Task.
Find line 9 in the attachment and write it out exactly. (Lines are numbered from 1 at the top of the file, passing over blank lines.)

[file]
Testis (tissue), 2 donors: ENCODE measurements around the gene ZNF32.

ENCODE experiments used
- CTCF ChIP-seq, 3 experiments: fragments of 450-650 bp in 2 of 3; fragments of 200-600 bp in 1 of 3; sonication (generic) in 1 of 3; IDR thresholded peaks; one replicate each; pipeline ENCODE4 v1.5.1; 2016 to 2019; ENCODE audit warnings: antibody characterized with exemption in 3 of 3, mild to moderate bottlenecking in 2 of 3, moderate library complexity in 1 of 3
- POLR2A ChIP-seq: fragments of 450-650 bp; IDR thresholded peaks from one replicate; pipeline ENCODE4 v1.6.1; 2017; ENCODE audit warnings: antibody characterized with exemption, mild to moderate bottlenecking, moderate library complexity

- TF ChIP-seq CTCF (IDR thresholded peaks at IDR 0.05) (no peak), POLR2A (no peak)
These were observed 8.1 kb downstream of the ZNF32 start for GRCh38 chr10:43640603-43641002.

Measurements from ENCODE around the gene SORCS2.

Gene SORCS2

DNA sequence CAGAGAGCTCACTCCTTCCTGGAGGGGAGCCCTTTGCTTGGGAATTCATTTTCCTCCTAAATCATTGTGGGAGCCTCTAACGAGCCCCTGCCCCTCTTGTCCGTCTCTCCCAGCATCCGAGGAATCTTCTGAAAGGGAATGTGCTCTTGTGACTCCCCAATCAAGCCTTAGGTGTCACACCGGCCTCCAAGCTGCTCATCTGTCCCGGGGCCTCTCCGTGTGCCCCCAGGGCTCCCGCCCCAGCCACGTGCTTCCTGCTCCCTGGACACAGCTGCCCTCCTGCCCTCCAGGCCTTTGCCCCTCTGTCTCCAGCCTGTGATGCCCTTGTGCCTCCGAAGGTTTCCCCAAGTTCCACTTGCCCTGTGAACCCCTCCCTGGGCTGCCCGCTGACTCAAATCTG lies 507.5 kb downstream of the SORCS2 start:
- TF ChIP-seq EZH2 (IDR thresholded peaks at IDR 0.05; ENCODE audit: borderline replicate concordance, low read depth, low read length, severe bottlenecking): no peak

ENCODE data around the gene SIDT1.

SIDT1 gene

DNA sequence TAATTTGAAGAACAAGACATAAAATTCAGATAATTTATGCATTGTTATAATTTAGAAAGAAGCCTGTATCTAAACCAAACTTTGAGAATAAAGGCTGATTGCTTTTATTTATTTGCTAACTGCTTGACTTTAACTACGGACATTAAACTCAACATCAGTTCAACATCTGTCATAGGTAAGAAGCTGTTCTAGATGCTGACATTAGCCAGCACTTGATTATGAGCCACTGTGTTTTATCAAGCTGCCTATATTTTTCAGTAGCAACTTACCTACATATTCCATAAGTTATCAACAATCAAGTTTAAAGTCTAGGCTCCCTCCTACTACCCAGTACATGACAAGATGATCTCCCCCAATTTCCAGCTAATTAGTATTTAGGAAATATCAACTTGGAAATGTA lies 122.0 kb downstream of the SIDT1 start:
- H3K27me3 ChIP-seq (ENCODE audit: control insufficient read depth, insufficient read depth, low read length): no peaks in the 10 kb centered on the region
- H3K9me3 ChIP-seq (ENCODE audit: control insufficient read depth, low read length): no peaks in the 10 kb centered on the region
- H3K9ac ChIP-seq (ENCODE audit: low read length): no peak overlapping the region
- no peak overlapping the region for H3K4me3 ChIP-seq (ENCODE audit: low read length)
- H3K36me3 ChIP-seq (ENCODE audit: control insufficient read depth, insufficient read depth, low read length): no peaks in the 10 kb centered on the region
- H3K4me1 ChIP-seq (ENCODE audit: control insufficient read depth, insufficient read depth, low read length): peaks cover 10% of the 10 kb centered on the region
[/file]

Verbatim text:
DNA sequence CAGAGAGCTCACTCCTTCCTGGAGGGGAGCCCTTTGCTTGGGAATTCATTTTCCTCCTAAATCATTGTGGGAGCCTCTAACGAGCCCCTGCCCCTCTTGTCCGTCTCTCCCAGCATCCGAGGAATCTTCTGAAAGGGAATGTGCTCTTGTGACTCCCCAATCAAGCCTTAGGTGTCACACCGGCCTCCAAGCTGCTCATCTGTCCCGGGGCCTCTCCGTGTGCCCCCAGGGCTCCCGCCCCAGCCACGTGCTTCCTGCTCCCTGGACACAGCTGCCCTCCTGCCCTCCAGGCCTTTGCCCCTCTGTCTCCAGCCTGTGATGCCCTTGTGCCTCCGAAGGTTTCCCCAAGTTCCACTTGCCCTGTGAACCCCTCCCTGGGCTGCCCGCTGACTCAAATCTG lies 507.5 kb downstream of the SORCS2 start: